Valiant Lambert Henderson (1953-1996) (Part I)
JUMP BALL No. 71:By Arlington James
During his time on Earth and running the basketball courts this stocky Grandbarian drew many favourable comments from the local press. "The experienced and consistent Pros veteran..."; "With an ever enthusiastic Lambert Henderson as Guard I can see them stunning opponents with the fast-break", and "…A. St. Hilaire 28 and L. Henderson 25 were ruthlessly machine-like in toting up those baskets…" (vs DGS, in a 97-46 blow-out), are just a sample of those comments.
He was also described as "The old warhorse" and a "star scorer", while a basketball article in the local press was headlined, "Lambert Henderson in the Limelight".
Yes, that was the man Lambert "Lambie" Henderson, a native of Mabouché, Grand Bay whose stay on Planet Earth was unfortunately "cut off in the prime of his manhood" (R. St. Havis Shillingford, June 1996), when he was just shy of his 43rd birthday.
Jump Ball first mentioned some of Lambie's exploits on the basketball court in the column's opening edition, "Pros: They Were the Pride of Sout' City in Basketball" which was published in October 2016. The following year his artistic talents received mention in Jump Ball's "Arts… Basketball… Culture: Basketballers on Stage", and in 2018 his basketball brillance was again noted in the column's "Listwè Basketball An Gwanbé".
Further, shortly after Lambert's passing Reginald St. Havis Shillingford featured Lambie in a Sports Commentary in The New Chronicle of 28th June 1996; that piece was appropriately titled, "Our Lambert Henderson".
That said, however, Jump Ball is now putting Lambert Henderson under the spotlight although it is now 24 years since his passing. He may be gone, but his distinguished stay among us is certainly not forgotten.
Born on 27th July 1953, Lambie had ten siblings, including Patrick, a.k.a. "Jockie" who was also a distinguished basketball player. Of his three children, Marie-Claire (now Marie-Claire Charles) and Jonathan only played recreational basketball on the court near their home, while Michele, now Dominica's Goodwill Ambassador, is a world-class singer and musician who has made Grand Bay and Dominica extremely proud!
And when Michele was asked recently what Lambert's family thought of him as a basketball player, reminiscing a bit she responded, "We were all very proud of Dad as a basketball player. His passion for the game was evident in his discipline. He practiced almost everyday and appeared to be very involved in the administrative aspects of the team (Pros), as I recall. He seemed very engaged with sponsors, consuming their goods and using their services, and wore his retired jerseys and sweatshirts with pride. His sportsmanship was a way of life."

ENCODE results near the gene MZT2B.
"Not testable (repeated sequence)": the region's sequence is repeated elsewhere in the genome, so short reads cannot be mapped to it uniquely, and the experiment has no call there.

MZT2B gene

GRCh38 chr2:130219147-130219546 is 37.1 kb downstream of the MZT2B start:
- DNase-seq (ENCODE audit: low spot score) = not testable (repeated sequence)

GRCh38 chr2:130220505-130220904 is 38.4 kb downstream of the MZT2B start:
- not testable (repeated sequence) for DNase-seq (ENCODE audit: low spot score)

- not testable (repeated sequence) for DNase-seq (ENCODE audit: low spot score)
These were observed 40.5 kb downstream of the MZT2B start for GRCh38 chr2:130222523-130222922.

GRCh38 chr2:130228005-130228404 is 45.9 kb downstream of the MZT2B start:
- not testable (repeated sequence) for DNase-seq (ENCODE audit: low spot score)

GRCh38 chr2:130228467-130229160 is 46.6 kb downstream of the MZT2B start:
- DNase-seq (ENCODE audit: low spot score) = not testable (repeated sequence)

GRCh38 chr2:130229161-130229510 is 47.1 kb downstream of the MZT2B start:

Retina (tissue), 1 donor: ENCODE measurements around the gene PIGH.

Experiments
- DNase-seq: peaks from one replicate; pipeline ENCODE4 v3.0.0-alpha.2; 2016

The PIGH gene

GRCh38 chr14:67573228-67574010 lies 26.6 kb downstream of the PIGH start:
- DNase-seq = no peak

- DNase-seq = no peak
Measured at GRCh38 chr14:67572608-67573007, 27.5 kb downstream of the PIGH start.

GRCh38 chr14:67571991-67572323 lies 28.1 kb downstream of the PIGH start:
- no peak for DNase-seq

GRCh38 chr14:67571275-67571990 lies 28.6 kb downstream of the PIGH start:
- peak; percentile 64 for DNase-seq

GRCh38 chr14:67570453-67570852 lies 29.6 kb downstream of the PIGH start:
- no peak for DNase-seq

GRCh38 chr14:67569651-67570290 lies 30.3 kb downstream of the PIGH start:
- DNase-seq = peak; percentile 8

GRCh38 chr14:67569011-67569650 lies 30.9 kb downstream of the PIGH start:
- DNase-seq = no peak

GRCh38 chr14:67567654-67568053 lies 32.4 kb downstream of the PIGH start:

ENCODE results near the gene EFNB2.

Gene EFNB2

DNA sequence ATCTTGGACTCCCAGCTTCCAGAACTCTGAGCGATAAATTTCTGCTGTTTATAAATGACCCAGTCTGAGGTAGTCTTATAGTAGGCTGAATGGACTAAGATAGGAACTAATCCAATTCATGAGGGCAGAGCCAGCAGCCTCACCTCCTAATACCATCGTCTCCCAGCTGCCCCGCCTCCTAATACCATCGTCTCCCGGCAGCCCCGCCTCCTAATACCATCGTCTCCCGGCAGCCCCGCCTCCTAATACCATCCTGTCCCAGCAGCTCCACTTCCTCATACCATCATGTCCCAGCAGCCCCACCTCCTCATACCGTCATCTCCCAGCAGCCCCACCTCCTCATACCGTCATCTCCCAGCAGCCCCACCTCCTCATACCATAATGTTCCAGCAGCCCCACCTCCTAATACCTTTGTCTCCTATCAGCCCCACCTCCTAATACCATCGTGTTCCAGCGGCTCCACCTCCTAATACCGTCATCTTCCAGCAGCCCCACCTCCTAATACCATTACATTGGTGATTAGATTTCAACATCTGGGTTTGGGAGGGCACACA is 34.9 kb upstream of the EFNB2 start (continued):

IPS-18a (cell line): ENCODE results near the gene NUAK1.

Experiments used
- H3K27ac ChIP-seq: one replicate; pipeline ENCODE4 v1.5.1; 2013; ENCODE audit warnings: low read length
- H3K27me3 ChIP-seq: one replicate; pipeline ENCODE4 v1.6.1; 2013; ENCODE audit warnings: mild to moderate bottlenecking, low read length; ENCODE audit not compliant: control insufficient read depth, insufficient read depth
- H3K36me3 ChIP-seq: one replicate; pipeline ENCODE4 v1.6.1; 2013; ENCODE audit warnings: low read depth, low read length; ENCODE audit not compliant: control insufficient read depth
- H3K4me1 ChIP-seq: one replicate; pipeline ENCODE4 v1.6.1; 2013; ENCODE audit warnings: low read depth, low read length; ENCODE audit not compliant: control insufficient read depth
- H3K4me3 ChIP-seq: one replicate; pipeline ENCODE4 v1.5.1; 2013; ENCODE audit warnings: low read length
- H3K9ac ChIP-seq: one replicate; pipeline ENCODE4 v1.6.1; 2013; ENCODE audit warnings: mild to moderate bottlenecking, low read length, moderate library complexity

Let us now look more closely at Lambert Henderson on the basketball court.
Lambie the Player: Lambie, also knick-named 'LIAT' on account of his speed and power, at age 19-years-old was a founding member of the famous Bata Pros who were formed in 1972 and debuted in the national basketball league in February 1973. They immediately made their mark with their signature fast-breaks, with Lambie, his brother "Jockie", Augustus "Perez" St. Hilaire, Bonti Liverpool, Pierre "Pierro" Charles (deceased) and others immediately grabbing the runner-up position in both the 1973 national League and Knockout competitions.
The following year (1974), i.e. in only their second season on the court, Lambie assisted in steering Pros to become the first team to dethrone the then "kings of the court", the Cardinals, who had already amassed 12 championships (League and Knockout) in only 6 seasons. He also helped Pros win their second League championship, in 1983.
Throughout his career, which lasted about 15 years, Lambie played with only one team in the national league, viz. Pros, and engaged opponents such as Ambassadors, Cardinals, Clouds, Concords, Dominica Grammar School, Eagles, Electrons, Flames and Harks. His other opposing teams included Killer Bees, Owls, Lions, Raiders, Rockers, Running Rebels, SMAGs, Starlights, St. Mary's Academy Gales and Wizards, among so many others.
Burning Nets: Lambie's early years on the court saw him burning nets, regularly emerging as top-scorer or a high-scorer. In his first year representing Pros and Sout' City, he was the 4th highest aggregate scorer in DABA's league, chalking up 197 points in 11 games at an average of 17.9 points per game.
Some of his hot scores during his career included 20 Pts against Cardinals, 34 against Cougars, 41 vs Rockers and SMAGs, and 43 and 44 versus Harks.
More than ten years after debuting Lambie, a veteran by then, was still chalking up high scores. In 1985, for example he was the 4th highest aggregate scorer in the Division I League with 183 points, and in 1988 he stepped up to the 2nd Highest Scorer position, but with 154 points.
Concludes next edition